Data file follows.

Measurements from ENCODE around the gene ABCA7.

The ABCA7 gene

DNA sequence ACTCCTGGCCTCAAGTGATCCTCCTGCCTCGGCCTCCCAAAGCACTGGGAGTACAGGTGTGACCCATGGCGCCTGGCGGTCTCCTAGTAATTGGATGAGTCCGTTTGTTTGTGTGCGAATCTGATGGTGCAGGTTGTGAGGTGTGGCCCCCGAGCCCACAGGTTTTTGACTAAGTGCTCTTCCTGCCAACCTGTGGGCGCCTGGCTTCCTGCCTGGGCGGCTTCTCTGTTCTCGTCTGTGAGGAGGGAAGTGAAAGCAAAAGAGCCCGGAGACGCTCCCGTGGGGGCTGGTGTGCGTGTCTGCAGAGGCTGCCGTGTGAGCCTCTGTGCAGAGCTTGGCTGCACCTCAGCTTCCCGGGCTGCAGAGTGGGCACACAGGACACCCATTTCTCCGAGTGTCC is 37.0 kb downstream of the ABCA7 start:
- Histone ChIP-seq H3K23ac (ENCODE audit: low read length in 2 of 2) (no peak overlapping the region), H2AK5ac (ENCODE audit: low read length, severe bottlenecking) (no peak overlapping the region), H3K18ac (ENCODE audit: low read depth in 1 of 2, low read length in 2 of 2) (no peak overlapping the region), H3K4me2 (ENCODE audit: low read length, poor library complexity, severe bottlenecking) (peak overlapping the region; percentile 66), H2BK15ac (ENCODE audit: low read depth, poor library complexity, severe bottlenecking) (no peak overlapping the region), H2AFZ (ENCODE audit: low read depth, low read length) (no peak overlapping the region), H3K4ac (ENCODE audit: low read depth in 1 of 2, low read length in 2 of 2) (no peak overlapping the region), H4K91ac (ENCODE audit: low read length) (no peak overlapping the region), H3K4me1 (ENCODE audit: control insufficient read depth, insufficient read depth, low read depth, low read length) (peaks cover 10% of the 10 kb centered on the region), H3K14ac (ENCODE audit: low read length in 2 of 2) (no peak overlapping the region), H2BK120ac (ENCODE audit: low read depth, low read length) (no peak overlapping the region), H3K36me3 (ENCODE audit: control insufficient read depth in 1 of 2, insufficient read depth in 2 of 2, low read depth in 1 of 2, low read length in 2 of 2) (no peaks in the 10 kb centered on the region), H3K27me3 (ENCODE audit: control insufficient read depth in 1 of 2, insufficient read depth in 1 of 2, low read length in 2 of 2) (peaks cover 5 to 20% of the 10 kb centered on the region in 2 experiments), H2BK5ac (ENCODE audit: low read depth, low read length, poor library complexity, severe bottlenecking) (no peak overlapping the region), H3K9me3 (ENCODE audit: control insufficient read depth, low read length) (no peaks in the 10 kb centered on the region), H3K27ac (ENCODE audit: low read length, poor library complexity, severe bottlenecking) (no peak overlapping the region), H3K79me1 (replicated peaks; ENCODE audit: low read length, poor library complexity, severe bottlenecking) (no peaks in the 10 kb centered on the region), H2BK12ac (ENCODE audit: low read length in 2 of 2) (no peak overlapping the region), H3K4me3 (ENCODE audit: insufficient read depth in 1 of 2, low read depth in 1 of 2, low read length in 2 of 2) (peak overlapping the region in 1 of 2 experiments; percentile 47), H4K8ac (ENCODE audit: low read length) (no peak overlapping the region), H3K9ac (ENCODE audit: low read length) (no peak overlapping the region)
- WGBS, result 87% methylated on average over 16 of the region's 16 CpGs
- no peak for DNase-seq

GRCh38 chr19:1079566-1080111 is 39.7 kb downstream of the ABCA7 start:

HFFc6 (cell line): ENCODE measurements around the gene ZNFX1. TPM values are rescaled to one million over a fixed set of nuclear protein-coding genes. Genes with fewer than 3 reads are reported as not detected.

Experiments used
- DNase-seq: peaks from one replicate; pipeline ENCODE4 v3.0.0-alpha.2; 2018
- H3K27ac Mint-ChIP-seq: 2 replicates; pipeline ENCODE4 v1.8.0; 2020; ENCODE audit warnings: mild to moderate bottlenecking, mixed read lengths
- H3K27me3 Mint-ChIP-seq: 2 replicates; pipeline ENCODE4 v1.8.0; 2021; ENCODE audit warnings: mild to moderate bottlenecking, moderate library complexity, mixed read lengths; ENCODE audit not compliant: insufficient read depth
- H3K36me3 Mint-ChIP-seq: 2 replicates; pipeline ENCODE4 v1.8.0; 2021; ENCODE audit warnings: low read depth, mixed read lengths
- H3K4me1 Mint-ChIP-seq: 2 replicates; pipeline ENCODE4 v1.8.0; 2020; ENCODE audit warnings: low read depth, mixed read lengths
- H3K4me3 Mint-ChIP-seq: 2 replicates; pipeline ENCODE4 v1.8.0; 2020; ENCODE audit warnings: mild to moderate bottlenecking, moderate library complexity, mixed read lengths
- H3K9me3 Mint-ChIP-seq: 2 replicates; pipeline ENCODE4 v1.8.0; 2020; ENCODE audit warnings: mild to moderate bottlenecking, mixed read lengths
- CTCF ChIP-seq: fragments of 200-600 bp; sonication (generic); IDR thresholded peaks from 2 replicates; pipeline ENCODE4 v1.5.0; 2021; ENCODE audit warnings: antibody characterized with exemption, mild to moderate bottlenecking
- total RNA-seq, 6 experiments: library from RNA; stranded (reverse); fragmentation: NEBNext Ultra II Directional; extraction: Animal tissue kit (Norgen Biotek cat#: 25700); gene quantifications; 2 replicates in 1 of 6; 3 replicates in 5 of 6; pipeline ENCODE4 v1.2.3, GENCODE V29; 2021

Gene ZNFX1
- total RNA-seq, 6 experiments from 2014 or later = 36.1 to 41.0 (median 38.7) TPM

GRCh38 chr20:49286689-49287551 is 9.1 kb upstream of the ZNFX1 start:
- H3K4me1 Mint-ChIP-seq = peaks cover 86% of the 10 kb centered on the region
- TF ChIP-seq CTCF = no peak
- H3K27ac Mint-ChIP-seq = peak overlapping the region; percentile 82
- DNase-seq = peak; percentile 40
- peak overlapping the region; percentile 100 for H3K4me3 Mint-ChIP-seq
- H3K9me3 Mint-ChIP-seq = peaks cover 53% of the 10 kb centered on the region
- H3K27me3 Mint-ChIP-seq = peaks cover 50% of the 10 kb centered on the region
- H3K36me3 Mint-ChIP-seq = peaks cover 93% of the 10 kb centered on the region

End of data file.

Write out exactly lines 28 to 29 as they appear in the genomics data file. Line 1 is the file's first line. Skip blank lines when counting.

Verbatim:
- H3K27me3 Mint-ChIP-seq = peaks cover 50% of the 10 kb centered on the region
- H3K36me3 Mint-ChIP-seq = peaks cover 93% of the 10 kb centered on the region